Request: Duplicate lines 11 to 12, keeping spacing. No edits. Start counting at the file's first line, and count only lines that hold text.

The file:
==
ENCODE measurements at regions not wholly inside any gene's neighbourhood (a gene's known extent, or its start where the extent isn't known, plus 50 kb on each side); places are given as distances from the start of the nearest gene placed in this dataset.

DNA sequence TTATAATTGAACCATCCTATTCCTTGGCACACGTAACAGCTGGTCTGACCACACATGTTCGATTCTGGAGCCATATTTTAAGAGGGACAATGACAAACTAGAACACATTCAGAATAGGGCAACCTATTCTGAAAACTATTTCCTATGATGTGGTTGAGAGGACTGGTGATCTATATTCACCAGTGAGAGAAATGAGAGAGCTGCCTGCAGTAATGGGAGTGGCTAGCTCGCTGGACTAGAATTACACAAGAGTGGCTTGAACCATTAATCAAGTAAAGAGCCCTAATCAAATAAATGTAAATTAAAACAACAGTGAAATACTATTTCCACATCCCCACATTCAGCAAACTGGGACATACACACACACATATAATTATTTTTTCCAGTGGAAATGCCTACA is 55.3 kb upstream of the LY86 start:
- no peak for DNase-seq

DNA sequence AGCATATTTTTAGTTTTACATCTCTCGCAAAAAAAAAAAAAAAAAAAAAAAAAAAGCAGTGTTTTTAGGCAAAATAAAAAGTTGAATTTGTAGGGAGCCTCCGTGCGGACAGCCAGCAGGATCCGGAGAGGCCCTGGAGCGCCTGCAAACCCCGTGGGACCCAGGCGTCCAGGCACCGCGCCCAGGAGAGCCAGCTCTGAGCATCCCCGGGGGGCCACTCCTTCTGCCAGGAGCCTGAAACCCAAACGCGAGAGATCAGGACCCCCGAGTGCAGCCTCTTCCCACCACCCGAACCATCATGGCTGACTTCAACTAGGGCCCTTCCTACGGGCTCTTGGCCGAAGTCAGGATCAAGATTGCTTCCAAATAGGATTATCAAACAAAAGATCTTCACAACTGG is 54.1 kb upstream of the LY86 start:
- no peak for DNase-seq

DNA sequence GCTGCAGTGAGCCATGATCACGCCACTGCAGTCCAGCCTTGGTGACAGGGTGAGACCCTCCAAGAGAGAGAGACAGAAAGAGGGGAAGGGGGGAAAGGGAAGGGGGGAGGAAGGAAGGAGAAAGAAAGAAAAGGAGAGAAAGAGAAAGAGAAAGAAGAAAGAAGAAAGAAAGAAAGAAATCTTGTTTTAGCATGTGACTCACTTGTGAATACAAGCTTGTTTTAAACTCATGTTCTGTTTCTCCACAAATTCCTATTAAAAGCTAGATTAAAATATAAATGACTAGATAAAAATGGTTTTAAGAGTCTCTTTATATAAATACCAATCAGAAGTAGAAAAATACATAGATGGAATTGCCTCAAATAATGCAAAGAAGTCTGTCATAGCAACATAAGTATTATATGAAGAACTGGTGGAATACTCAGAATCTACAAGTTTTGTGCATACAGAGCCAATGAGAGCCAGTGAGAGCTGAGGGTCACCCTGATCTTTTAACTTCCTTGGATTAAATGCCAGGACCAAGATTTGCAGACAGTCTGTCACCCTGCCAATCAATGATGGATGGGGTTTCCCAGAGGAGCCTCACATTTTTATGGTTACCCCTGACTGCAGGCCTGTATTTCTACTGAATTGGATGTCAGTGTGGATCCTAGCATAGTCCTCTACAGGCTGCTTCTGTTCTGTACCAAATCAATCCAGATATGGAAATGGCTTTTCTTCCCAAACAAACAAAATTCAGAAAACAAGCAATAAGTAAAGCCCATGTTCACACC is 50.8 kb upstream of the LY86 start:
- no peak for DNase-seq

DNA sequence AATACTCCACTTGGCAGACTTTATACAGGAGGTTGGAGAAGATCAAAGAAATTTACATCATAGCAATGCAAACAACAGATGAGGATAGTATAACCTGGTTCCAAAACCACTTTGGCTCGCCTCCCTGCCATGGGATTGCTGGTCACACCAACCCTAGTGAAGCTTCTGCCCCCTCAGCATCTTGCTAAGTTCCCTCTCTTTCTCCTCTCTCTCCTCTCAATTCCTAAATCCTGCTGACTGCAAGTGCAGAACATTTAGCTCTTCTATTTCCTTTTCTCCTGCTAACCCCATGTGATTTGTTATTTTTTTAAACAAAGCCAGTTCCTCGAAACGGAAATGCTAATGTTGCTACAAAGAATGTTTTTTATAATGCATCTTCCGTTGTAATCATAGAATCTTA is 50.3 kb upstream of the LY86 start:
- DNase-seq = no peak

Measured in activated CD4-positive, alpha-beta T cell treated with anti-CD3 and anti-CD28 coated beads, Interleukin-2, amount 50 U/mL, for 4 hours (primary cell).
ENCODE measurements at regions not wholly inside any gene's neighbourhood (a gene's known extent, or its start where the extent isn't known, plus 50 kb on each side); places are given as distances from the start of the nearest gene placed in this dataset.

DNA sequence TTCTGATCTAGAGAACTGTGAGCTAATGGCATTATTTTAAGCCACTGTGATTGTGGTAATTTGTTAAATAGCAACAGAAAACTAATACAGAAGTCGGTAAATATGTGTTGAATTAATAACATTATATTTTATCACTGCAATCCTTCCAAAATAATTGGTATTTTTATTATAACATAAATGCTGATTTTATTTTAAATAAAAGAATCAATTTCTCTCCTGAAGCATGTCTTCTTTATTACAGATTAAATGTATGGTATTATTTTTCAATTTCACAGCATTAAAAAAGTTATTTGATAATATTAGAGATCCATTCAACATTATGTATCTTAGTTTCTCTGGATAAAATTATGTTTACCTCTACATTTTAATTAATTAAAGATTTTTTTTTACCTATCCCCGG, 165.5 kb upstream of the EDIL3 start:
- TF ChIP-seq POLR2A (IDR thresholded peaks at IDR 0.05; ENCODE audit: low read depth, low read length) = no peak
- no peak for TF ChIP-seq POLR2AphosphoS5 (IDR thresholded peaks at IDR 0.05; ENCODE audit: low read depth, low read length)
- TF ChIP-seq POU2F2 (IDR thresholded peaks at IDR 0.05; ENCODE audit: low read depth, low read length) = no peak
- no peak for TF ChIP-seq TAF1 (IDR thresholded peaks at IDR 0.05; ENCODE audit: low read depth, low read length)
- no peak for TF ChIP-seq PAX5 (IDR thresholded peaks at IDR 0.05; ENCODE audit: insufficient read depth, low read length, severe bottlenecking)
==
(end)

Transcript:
ENCODE measurements at regions not wholly inside any gene's neighbourhood (a gene's known extent, or its start where the extent isn't known, plus 50 kb on each side); places are given as distances from the start of the nearest gene placed in this dataset.

DNA sequence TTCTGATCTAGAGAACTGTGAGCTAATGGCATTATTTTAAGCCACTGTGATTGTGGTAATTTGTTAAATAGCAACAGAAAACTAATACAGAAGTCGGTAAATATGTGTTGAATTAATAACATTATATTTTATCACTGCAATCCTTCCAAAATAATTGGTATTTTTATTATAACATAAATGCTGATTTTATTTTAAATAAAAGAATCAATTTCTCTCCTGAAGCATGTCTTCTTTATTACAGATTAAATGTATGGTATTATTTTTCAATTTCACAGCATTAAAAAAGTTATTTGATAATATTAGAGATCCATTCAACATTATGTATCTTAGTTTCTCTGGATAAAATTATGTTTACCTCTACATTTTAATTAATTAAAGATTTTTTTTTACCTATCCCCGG, 165.5 kb upstream of the EDIL3 start: